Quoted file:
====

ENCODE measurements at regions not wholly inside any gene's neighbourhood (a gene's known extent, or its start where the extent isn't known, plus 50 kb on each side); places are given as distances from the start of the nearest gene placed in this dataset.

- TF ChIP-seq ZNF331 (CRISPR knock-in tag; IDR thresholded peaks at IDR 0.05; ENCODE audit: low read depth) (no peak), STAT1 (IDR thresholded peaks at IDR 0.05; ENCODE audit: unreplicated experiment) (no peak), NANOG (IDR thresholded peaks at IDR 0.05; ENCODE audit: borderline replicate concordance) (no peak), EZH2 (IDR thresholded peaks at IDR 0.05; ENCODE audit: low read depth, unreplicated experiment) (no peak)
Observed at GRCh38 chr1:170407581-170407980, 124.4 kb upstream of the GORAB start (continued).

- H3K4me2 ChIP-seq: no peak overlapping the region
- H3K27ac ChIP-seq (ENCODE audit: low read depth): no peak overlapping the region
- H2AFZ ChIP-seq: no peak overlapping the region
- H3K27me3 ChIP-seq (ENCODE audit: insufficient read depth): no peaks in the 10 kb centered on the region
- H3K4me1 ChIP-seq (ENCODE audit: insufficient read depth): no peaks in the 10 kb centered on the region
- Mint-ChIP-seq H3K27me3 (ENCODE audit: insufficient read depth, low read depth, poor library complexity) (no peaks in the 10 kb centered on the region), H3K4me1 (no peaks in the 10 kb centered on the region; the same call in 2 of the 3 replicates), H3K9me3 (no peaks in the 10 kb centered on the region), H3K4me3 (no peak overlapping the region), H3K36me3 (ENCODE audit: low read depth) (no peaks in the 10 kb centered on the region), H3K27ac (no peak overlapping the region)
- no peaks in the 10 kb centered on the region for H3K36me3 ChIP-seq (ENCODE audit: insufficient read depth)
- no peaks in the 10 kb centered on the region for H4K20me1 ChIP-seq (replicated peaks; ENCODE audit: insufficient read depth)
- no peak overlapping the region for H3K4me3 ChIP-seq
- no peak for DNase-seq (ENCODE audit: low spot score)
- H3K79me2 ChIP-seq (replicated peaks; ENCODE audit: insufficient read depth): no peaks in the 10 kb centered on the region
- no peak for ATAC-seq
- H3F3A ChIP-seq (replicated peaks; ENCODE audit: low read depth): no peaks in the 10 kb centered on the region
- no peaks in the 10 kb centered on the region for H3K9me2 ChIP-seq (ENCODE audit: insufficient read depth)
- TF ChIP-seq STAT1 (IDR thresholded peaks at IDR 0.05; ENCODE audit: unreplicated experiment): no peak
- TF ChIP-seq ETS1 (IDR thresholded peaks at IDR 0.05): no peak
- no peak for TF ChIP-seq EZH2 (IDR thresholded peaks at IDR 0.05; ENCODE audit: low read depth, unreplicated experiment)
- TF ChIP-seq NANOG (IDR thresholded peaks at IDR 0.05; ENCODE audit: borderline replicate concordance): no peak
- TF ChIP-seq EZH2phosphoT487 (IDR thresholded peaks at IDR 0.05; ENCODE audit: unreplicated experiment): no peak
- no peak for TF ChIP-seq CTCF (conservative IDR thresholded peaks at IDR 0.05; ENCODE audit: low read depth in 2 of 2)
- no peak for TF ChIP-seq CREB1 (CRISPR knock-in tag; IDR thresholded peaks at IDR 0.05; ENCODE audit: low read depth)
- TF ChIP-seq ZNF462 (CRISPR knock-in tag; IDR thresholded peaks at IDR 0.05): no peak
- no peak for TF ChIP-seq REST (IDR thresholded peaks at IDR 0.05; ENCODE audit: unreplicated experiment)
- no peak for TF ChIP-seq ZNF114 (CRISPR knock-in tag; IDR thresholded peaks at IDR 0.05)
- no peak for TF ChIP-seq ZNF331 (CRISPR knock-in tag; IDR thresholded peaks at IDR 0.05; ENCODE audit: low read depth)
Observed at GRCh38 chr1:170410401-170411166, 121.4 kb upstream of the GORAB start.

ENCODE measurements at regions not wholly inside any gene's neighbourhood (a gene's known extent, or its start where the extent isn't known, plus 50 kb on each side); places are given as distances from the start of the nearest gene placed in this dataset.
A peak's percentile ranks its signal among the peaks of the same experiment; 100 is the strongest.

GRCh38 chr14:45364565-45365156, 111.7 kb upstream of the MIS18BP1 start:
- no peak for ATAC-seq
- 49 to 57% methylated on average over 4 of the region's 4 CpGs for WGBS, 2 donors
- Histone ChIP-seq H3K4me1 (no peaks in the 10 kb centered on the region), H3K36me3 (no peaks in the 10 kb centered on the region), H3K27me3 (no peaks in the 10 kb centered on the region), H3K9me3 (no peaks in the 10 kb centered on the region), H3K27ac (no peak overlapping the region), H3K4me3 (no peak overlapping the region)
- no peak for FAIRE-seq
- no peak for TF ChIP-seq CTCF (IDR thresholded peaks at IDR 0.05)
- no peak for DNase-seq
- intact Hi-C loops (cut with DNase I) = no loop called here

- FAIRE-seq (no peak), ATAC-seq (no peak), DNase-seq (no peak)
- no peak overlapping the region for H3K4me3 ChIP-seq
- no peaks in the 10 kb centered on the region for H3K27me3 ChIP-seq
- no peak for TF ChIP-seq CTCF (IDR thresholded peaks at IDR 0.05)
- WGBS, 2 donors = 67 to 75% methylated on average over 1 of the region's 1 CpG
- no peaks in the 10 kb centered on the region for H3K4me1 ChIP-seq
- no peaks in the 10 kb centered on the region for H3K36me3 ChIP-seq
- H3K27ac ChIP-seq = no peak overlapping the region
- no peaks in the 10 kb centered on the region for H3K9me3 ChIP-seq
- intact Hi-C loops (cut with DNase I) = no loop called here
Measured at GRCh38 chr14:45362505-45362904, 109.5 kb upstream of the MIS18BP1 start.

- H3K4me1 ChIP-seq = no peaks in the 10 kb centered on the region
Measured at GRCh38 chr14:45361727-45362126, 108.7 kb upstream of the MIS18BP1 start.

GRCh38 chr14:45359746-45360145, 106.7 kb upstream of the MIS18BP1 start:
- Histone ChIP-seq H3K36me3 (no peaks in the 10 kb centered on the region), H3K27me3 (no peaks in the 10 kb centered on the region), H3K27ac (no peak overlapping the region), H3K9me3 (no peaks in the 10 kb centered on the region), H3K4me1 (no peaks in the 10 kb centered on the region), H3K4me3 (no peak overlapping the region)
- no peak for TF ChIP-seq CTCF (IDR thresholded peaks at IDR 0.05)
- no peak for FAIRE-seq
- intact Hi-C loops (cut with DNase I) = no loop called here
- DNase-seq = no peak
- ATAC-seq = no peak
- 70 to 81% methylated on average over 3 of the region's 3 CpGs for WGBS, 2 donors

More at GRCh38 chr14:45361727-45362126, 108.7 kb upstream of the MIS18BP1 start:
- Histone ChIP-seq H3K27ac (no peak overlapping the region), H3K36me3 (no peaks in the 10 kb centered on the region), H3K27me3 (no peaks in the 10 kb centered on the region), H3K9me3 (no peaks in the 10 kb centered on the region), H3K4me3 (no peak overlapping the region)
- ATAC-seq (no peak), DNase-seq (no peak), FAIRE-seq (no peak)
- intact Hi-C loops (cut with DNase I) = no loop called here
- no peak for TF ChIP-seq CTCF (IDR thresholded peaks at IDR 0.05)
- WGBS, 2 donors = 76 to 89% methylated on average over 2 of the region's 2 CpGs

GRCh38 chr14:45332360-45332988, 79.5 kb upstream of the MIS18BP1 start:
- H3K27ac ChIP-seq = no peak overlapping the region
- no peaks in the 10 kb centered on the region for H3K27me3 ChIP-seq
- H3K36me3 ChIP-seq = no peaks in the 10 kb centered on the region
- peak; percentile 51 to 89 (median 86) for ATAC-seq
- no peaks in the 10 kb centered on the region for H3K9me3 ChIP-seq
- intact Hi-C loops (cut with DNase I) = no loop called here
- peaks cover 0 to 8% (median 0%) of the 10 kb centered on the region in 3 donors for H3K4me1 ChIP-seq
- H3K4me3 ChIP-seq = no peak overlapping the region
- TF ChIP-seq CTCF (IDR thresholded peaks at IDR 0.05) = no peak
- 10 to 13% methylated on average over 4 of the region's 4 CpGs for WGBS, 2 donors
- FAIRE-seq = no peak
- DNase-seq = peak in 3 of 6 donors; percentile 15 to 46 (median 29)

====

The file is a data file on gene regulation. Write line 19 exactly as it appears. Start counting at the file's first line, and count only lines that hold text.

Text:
- TF ChIP-seq ETS1 (IDR thresholded peaks at IDR 0.05): no peak